Most disability support pension appeals rejected, in line with Centrelink’s tough approach


The Administrative Appeals Tribunal has refused 83 appeals against Centrelink decisions on DSP since January.Human services minister Senator Marise Payne — who oversees Centrelink — backed the three-tiered appeals ­system, which allows full transparency for applicants.DSP applicants, after being refused by Centrelink officers, can take their cases to an ­authorised review officer, the Social Services Appeals ­Tribunal and the AAT.In just 14 cases this year the AAT overturned previous rulings against DSP and awarded payments to applicants.“My department works hard to ensure only those people ­eligible for assistance receive payment,” Ms Payne said.“Those customers who ­disagree with decisions of the department are entitled to seek a review of that decision, and to pursue such matters as ­provided by the legislation.“Our assessments staff are highly experienced in considering applications for payment.”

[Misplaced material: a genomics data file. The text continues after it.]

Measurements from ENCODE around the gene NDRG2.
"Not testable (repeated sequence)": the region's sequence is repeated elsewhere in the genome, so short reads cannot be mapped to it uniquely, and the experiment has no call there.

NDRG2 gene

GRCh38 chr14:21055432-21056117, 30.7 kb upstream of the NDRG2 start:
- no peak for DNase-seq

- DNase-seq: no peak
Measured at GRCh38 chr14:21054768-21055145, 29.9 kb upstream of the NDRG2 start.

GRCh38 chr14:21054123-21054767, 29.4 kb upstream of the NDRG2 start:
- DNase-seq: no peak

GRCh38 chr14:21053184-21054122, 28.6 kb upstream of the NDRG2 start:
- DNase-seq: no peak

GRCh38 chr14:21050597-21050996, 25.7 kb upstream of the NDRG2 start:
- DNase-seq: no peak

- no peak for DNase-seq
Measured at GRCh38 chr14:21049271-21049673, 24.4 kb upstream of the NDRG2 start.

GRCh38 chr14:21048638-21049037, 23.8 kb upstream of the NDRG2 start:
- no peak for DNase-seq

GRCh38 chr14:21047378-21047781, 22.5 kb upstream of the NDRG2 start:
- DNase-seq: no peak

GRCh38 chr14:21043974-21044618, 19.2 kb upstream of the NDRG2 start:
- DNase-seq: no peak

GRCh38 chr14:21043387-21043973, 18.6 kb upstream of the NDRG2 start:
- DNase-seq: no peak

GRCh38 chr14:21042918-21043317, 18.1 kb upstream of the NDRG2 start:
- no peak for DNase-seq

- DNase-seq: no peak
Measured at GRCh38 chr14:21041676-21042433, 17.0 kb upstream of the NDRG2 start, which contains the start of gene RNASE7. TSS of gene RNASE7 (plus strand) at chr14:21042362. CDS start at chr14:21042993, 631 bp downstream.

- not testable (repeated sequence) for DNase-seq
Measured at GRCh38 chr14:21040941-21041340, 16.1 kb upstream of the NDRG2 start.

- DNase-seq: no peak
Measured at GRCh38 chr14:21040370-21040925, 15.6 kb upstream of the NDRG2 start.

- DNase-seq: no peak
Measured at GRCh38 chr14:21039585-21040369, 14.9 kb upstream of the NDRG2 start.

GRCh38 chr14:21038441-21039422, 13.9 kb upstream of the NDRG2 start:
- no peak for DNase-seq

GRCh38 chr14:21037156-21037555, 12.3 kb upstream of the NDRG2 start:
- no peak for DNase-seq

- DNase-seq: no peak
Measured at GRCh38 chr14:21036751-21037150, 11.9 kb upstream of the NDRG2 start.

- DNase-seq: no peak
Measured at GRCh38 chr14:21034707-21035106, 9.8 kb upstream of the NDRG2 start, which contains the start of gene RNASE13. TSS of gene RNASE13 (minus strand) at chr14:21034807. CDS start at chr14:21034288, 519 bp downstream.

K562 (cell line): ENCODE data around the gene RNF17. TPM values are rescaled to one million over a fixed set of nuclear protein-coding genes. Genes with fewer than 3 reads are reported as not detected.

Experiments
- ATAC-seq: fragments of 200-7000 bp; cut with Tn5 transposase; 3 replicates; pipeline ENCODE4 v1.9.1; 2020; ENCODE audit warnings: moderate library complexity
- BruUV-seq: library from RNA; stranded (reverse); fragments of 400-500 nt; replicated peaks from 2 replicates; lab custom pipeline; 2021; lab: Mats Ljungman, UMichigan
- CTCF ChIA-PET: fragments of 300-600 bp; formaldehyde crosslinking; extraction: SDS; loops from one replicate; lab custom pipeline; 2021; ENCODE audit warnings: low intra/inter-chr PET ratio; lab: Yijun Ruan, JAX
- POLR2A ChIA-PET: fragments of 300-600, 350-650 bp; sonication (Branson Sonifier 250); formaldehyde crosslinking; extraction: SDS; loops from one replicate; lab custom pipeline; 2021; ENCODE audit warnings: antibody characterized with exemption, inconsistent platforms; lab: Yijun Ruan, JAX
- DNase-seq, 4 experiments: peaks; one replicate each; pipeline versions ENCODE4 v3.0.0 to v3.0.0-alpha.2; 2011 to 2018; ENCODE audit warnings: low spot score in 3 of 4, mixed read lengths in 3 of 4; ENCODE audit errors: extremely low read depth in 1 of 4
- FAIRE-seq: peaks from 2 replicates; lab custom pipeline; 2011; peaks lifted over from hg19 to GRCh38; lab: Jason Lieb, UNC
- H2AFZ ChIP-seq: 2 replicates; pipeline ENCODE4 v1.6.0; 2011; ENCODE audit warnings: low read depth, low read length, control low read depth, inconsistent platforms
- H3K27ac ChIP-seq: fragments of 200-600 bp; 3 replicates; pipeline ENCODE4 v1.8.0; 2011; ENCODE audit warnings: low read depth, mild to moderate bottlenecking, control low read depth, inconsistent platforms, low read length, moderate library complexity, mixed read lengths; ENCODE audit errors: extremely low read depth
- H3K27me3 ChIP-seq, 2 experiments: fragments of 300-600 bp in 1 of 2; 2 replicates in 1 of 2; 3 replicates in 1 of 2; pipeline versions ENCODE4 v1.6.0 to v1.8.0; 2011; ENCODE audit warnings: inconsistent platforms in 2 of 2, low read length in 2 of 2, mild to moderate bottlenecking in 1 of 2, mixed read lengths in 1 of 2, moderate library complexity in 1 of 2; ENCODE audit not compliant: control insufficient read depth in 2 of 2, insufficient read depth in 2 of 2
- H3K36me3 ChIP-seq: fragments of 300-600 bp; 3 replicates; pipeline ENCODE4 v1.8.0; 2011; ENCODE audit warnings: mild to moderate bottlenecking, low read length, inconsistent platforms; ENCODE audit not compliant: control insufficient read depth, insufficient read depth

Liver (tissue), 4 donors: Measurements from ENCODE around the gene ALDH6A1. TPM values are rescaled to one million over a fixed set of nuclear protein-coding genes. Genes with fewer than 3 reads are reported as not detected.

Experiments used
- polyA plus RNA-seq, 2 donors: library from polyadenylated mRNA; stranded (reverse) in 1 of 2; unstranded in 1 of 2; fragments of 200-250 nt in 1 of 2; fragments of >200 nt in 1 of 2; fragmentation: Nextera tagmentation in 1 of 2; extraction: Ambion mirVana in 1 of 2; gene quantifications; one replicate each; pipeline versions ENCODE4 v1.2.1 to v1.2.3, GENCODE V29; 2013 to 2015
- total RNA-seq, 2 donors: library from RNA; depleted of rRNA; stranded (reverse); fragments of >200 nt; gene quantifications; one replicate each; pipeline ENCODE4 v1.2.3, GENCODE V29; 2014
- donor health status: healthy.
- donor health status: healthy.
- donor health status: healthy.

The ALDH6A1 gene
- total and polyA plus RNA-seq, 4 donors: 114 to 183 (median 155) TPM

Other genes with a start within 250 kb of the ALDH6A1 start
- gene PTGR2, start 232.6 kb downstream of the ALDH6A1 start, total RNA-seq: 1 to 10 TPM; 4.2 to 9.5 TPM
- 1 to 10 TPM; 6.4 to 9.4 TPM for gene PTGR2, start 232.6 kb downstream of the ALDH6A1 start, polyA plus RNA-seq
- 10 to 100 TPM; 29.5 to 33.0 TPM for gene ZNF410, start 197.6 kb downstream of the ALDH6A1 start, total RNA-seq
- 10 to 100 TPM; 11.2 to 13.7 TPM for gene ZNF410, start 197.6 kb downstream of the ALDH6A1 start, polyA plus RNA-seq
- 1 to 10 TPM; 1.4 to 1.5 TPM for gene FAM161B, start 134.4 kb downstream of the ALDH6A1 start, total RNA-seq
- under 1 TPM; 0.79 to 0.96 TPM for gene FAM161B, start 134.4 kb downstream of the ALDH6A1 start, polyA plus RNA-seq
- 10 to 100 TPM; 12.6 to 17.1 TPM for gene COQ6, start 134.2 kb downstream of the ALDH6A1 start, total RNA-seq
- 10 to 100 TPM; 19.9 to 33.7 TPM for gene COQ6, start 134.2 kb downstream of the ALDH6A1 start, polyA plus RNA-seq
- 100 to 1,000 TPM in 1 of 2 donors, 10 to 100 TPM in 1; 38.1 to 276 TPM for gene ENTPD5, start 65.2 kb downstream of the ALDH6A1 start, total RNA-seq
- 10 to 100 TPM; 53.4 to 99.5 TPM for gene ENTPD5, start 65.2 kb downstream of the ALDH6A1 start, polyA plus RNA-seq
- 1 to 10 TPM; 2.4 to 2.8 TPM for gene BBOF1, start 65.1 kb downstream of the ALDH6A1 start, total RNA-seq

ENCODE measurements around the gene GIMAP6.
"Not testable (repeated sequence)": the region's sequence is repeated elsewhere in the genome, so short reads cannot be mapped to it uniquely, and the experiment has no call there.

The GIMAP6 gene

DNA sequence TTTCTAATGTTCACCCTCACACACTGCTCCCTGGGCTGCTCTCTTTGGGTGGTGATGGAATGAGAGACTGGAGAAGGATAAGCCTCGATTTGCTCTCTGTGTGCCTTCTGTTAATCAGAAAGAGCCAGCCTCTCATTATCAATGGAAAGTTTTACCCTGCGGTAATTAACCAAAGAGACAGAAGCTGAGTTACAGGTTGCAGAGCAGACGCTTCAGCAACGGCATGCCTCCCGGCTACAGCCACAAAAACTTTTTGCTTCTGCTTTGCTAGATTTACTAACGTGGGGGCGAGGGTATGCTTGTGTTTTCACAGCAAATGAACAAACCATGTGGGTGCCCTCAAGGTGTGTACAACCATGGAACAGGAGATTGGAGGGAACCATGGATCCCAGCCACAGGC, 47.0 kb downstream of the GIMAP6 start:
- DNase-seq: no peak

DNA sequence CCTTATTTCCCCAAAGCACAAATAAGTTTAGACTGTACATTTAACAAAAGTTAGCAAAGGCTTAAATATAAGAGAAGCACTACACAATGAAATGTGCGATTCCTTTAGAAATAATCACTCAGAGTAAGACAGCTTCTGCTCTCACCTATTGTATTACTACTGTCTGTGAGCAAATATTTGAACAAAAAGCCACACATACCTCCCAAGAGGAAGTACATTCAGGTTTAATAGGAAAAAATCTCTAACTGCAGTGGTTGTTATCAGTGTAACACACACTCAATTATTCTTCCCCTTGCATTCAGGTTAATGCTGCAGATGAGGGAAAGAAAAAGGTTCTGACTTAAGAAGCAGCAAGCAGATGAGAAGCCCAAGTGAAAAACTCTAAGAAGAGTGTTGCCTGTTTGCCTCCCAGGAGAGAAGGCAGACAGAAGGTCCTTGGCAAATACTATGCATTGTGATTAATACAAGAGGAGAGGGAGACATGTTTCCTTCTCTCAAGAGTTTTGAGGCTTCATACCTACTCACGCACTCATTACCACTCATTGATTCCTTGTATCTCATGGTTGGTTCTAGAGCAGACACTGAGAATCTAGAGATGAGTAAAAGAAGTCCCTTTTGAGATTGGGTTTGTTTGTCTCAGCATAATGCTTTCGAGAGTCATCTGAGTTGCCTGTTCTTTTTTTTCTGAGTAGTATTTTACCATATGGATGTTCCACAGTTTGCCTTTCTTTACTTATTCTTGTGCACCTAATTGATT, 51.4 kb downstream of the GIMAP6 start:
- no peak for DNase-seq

In May the Abbott government revealed an average of 2500 people a week applied for the DSP, which now costs Australian taxpayers $15 billion a year to fund.The DSP is an income ­support payment for 830,000 people across Australia unable to work for 15 hours or more per week due to permanent physical, intellectual or psychiatric impairment. The large bulk of refusals are linked with stricter impairment tables.

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